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Vol. 5 , No. 33     August 15, 2006

 


In this Newsletter:

  1. 'Value' Does Not Equal Low Price: How to Deliver Real Value to Your Customers
     
  2. Telling Ain't Selling
     
  3. Six Ways to Turn Techno-babble Into Commanding Copy
     
  4. Ten Effective SEO Design Tips (to Impress Visitors—and Search Engines)
     
  5. E-books: A Hip and Stylish Younger Sibling to the Nerdy Whitepaper
     
  6. High Tech Marketing/Business Model Boot Camp, Part 3: Building a Strong(er) Ecosystem
     
  7. Marketing to the MySpace Generation (and the Economics of Social Networking), Part 2 of 2
     

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Premium Content

Ed Hellenbeck
'Value' Does Not Equal Low Price: How to Deliver Real Value to Your Customers

Every day, we are reminded that providing value to customers is a surefire route to success. True enough. But do you know what that really means?

The concept of customer value has been around for over 20 years, and many books and articles have been written about it. Yet its growth in popularity has also been accompanied by frequent misunderstandings and spotty application. Here we revisit the customer value concept, review a common misunderstanding about customer value, and present a comprehensive definition that both synthesizes existing research and serves as a model for delivering higher levels of value to your customers.

Let's start with a misunderstanding.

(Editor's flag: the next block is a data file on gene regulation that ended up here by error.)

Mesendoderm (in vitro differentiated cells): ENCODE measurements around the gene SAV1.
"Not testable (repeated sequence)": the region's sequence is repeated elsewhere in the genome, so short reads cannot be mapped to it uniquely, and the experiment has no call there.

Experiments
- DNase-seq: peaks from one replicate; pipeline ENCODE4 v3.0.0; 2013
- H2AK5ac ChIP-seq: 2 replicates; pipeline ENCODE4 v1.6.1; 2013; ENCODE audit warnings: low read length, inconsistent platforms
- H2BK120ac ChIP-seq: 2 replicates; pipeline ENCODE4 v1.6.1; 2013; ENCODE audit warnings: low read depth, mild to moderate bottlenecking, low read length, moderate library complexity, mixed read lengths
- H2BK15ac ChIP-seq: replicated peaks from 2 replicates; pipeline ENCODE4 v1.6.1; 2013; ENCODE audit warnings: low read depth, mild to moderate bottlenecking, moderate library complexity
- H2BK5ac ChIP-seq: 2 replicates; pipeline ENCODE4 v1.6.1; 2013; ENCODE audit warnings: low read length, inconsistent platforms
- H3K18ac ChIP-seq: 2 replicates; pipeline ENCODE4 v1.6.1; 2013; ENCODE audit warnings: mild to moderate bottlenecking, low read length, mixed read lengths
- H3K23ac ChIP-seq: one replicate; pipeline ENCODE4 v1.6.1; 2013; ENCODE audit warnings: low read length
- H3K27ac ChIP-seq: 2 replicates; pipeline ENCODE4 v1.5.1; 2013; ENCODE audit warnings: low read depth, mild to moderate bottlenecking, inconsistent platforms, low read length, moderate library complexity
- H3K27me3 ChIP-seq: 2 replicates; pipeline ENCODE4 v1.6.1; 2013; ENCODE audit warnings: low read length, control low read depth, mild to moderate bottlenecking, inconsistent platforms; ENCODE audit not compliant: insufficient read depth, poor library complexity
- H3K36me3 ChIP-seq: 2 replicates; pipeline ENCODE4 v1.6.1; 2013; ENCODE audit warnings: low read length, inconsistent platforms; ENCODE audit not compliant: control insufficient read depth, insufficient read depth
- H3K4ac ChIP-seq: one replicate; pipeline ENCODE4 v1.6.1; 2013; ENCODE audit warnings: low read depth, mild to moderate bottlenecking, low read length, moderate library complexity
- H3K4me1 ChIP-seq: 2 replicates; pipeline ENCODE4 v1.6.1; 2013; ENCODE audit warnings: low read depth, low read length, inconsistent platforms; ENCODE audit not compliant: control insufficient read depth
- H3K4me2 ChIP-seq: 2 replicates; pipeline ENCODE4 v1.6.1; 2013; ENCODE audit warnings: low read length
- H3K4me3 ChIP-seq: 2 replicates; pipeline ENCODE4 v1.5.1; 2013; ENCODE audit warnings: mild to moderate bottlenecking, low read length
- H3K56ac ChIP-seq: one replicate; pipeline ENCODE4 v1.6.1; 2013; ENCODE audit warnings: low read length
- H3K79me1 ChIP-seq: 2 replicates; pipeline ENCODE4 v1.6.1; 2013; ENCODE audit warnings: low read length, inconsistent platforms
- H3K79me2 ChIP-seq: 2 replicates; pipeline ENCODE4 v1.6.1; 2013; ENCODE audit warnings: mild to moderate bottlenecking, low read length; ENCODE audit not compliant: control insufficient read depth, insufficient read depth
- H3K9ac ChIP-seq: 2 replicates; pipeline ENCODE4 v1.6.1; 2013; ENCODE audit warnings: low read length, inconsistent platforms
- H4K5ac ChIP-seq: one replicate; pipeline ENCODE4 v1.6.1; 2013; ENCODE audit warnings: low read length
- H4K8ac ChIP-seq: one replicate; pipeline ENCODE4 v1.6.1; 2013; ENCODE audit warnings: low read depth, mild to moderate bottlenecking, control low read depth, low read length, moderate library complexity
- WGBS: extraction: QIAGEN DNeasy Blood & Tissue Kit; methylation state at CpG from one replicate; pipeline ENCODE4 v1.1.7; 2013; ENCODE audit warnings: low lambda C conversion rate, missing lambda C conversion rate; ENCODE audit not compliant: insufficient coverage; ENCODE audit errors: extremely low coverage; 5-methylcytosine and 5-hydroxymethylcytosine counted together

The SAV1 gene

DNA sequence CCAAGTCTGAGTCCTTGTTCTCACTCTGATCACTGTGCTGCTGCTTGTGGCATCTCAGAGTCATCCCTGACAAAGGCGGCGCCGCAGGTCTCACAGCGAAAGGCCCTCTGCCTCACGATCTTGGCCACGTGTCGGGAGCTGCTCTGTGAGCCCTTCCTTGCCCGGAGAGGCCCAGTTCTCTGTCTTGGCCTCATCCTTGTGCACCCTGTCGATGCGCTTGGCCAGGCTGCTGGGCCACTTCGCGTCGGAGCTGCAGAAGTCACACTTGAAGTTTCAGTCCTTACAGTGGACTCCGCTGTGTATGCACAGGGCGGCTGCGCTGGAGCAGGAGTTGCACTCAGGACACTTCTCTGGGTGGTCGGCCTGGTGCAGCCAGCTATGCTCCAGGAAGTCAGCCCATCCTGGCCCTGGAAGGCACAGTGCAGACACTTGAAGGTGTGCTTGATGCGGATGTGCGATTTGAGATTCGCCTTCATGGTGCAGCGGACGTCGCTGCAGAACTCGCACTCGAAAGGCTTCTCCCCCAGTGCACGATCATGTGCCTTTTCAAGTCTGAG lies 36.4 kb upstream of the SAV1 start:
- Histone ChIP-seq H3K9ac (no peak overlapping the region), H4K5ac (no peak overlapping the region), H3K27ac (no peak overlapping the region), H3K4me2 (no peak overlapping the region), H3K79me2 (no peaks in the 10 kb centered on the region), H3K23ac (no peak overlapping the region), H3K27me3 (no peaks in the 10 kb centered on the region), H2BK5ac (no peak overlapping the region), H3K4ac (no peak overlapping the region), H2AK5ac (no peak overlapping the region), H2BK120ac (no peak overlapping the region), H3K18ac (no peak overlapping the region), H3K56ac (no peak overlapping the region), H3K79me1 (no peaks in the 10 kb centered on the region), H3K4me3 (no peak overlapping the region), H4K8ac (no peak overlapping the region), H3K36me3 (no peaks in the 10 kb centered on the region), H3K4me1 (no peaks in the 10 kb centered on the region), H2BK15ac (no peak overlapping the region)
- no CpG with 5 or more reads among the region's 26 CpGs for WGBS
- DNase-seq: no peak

Get the full story.

Please note: This article is available to paid subscribers only. Get more information or sign up here.

Silverpop

What's the Best Way to Grow Your Email List?

Each year marketers lose up to a quarter of their email house list addresses to churn. Despite these losses, many succeed at actually increasing the size of their lists. How are they managing to add more recipients than they lose?

Get Silverpop's new list growth study to find out.

Abhay Padgaonkar
Telling Ain't Selling

A fundamental question in selling is not why people sell, but why people buy.

People buy for their own reasons—not for the seller's. In fact, their motivation to buy may have very little to do with the reasons sellers think they should buy. When it comes down to it, people buy something to meet their needs or resolve the problems they are facing.

A good sales professional can help customers come to that realization. But it doesn't happen as easily as you might think.

Get the full story.

Learn how others align marketing efforts with sales. Click this button to download the Sales & Marketing Alignment Benchmark Survey Report.

Note: Benchmark Surveys are available to paid members only. Get more information or sign up here.


Jonathan Kranz
Six Ways to Turn Techno-babble Into Commanding Copy

For marketers, technologically sophisticated products and services pose a special problem—translating the technical talk that engineers love into the plain talk customers need and will act upon.